The challenger seal card 90 (see FIG. 3) is composed of a lamination of an upper ply 100 and a lower ply 110. The upper ply 100 contains a qualified challenger contestant identification area 120, which is capable of listing every qualified challenging contestant. The area 120 has a list of all predetermined qualifying challenger indicia 130 that identifies the qualified challenging contestant. Next to each predetermined qualifying challenger indicia 130 is a line for qualified challenging contestants to identify themselves. The upper ply 100 also contains a challenger selection area 125 that has selectively removable covers 140, which conceal predetermined challenger indicia 150. The selectively removable covers 140 are created by perforations around at least three sides and can be removed to reveal the lower ply 110. In addition, other promotional information may be imprinted on the upper ply 100.
The lower ply 110 of the challenger seal card 90 contains predetermined challenger indicia 150. The two plies are laminated together such that the predetermined challenger indicia 150 on the lower ply 110 is aligned with the selectively removable covers 140 on the upper ply 100. Initially, the selectively removable covers 140 conceal the predetermined challenger indicia 150. Once the selectively removable covers 140 are removed, the predetermined challenger indicia 150 is revealed.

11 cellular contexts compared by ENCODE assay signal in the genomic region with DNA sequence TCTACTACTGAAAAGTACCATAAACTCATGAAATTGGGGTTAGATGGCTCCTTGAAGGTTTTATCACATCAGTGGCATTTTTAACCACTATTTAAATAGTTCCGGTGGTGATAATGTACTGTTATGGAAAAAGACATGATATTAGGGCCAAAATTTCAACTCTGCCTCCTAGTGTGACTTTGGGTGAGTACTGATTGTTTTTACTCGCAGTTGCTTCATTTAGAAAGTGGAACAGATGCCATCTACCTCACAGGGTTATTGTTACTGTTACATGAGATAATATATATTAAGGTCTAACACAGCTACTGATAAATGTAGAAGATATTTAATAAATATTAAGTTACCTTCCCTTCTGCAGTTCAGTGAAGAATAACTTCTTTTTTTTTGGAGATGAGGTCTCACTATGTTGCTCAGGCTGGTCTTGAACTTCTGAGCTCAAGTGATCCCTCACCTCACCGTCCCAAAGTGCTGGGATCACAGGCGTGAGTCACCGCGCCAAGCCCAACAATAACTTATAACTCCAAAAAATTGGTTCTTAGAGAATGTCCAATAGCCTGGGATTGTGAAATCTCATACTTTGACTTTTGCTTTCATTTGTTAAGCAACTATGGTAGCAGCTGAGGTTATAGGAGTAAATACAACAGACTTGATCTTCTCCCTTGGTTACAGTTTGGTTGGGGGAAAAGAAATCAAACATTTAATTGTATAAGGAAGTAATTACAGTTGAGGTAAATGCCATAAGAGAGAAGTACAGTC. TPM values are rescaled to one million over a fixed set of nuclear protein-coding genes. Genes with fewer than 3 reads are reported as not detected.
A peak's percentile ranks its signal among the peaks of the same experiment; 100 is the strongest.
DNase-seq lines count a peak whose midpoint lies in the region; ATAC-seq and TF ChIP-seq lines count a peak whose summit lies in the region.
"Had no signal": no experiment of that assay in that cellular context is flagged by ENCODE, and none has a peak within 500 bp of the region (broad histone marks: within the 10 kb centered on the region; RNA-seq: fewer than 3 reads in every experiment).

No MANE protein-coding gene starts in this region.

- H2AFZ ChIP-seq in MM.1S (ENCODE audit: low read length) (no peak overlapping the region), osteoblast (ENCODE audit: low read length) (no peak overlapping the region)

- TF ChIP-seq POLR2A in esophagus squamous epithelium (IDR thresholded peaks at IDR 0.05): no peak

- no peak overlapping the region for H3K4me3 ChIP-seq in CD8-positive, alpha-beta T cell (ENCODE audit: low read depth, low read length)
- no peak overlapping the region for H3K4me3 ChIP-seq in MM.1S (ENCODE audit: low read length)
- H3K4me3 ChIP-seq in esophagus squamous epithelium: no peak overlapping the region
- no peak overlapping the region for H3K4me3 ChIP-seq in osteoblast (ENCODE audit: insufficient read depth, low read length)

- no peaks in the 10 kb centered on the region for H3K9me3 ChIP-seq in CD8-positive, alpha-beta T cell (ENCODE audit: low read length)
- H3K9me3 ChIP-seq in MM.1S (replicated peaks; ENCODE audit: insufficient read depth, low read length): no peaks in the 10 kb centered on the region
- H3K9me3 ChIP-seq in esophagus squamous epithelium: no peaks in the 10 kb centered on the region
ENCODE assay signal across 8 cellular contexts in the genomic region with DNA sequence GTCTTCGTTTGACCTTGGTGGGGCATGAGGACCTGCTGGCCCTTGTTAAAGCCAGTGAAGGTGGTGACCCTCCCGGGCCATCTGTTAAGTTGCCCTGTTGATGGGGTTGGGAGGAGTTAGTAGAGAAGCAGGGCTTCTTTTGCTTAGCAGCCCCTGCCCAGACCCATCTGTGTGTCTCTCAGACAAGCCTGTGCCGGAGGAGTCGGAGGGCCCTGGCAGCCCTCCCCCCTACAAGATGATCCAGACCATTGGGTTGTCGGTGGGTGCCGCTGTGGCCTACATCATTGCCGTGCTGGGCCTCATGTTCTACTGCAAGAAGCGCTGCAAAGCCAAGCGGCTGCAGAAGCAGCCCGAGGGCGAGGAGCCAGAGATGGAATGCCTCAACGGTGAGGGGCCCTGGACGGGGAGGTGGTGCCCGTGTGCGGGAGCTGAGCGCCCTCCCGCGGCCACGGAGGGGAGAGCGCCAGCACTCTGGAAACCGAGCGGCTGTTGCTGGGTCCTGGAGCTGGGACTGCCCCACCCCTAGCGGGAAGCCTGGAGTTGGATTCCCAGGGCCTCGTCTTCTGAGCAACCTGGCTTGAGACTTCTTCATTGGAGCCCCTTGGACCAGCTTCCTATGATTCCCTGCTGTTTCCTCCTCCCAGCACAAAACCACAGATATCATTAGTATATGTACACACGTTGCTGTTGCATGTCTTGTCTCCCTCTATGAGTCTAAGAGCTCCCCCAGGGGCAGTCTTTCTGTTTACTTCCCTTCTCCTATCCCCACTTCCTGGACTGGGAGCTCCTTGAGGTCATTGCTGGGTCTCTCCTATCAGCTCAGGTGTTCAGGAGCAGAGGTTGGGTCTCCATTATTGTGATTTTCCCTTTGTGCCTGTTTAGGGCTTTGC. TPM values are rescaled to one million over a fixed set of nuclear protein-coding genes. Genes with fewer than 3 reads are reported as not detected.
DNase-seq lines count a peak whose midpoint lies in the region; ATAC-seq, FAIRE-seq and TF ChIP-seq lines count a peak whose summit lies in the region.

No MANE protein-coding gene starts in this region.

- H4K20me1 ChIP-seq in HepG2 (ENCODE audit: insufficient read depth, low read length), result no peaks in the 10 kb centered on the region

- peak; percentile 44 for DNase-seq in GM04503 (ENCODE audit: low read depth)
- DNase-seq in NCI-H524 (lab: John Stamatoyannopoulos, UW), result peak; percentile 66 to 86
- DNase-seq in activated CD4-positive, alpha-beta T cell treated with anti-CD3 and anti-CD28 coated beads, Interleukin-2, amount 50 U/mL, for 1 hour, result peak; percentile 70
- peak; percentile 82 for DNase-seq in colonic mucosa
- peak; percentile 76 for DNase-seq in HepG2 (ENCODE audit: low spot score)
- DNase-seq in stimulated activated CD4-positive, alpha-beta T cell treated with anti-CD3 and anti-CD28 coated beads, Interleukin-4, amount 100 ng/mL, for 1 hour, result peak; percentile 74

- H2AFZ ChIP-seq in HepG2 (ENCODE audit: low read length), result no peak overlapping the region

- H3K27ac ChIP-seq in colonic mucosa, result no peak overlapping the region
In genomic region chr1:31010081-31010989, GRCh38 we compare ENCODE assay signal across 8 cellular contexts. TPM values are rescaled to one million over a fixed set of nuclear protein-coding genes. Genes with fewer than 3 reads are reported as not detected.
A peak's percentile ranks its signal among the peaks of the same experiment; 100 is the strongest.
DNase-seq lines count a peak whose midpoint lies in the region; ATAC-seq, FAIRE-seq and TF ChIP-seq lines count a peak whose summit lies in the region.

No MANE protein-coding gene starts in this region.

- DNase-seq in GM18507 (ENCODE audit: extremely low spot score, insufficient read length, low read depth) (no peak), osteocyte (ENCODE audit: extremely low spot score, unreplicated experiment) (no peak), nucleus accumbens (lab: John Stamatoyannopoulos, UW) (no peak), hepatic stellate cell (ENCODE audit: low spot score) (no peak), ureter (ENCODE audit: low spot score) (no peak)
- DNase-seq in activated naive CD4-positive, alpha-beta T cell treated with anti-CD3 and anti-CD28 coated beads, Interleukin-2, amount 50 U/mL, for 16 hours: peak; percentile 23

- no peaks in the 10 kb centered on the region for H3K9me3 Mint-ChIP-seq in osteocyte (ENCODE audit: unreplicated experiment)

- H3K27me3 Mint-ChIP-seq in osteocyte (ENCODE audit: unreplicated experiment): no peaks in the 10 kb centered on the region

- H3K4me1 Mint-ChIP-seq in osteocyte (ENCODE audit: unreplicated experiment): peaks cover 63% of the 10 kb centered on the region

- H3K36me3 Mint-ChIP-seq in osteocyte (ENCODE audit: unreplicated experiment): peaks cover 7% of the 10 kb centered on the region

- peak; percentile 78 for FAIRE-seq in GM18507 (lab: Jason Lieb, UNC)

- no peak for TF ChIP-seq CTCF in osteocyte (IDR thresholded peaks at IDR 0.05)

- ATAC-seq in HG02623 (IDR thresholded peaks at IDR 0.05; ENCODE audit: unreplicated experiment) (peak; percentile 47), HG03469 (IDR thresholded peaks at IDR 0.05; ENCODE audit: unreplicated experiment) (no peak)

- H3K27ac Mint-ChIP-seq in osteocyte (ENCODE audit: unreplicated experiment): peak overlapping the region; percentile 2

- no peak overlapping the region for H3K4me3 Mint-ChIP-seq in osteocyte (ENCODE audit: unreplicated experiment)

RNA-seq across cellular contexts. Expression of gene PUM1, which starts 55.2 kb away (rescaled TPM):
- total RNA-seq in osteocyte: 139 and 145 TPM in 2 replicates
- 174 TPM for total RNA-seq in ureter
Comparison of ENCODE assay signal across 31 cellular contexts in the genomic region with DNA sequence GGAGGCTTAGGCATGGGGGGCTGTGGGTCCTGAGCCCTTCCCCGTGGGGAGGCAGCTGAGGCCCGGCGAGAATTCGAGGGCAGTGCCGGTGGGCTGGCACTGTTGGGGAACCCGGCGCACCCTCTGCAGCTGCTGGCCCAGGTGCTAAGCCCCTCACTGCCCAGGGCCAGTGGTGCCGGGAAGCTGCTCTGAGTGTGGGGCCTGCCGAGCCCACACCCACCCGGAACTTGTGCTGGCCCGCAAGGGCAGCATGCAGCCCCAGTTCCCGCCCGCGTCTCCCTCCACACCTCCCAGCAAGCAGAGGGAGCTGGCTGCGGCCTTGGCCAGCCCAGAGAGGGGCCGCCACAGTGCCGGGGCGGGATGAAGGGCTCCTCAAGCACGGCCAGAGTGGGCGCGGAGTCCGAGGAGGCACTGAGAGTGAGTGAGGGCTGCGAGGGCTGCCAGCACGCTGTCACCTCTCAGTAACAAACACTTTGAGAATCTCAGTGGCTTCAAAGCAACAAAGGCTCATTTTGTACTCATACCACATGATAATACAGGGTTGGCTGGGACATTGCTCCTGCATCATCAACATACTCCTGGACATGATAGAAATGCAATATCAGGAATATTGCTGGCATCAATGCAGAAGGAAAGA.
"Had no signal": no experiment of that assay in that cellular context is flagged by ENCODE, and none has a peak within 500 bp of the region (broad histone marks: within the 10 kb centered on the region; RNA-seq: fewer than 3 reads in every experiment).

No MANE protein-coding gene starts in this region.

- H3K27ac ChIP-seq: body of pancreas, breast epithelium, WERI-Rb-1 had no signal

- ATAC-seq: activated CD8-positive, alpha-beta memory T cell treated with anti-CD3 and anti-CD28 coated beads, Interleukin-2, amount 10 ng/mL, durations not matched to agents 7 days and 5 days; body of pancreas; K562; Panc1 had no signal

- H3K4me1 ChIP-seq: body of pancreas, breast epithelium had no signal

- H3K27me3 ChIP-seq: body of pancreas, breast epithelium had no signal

The winning seal card 160 (see FIG. 4) is also composed of a lamination of an upper ply 170 and a lower ply 180, and contains a winning selection area 210. The winning selection area 210 of the upper ply 170 contains two selectively removable covers 190, each created by perforations on at least three sides of the selectively removable covers 190. The lower ply 180 contains predetermined winning indicia 200 indicating the game's winning player. The predetermined winning indicia 200 are composed of one indicator for every challenging player and one indicator for the previous game's winning player. The predetermined winning indicia 200 align with the selectively removable covers 190 such that the predetermined winning indicia 200 are initially concealed. When one of the selectively removable covers 190 is taken away, the predetermined winning indicia 200 is revealed identifying the game's winning player. In addition to the winning selection area 210, the upper ply 170 of the winning seal card 160 can contain promotional information about the game.